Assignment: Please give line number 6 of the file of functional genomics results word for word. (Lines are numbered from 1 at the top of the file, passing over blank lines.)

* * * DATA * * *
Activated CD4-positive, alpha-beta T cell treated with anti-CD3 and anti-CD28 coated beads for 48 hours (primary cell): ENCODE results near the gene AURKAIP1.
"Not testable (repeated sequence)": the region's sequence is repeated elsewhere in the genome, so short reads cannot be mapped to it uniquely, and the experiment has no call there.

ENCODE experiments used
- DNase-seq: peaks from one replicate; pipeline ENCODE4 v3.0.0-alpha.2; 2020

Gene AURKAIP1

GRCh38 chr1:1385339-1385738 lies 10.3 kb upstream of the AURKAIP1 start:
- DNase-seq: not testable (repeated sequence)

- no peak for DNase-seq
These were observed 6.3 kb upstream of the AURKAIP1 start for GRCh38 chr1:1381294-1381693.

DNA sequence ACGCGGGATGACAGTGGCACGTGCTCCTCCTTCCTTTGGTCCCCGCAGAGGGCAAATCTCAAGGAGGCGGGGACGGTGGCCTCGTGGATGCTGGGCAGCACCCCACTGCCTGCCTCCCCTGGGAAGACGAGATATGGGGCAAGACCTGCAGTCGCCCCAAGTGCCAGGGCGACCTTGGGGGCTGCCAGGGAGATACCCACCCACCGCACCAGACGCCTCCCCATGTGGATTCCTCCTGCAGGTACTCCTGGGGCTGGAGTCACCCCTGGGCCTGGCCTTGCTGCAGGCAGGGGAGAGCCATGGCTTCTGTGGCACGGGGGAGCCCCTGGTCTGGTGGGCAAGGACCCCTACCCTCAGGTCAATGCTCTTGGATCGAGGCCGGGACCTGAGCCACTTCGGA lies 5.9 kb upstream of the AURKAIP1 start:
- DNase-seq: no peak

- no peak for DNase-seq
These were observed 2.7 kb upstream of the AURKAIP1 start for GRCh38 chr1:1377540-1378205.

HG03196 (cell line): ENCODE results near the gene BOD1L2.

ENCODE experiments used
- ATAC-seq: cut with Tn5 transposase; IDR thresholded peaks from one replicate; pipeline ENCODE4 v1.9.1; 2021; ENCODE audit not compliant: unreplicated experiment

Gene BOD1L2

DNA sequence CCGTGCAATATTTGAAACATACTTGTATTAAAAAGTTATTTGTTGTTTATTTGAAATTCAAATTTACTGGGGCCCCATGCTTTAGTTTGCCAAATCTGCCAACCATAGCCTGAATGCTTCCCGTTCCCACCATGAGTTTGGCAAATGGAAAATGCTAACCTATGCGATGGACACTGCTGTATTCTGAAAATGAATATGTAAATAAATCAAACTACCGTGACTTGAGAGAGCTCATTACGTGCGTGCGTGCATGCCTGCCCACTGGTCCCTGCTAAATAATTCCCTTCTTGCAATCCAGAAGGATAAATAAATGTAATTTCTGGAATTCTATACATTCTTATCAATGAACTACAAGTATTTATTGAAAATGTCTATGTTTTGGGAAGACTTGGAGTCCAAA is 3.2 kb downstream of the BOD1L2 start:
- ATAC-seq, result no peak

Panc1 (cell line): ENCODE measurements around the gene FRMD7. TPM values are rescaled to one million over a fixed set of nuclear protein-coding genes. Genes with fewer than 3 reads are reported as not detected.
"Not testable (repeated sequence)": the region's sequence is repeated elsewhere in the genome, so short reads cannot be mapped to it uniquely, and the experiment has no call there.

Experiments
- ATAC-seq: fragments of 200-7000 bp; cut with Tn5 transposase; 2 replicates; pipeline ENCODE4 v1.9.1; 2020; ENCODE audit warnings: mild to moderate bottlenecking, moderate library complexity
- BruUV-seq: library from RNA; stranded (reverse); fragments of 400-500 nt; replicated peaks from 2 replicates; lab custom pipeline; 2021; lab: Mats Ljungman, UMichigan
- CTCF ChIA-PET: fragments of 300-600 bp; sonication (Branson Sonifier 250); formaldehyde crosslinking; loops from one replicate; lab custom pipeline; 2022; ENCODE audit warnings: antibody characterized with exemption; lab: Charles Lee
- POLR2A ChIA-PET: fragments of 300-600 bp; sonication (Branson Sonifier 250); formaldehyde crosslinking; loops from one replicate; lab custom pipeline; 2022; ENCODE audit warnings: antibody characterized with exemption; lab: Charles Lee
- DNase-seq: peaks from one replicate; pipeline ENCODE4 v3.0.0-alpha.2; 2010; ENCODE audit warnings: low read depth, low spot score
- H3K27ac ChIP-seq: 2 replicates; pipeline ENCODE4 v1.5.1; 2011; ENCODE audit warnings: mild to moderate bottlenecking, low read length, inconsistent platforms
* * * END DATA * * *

GRCh38 chr1:1385339-1385738 lies 10.3 kb upstream of the AURKAIP1 start: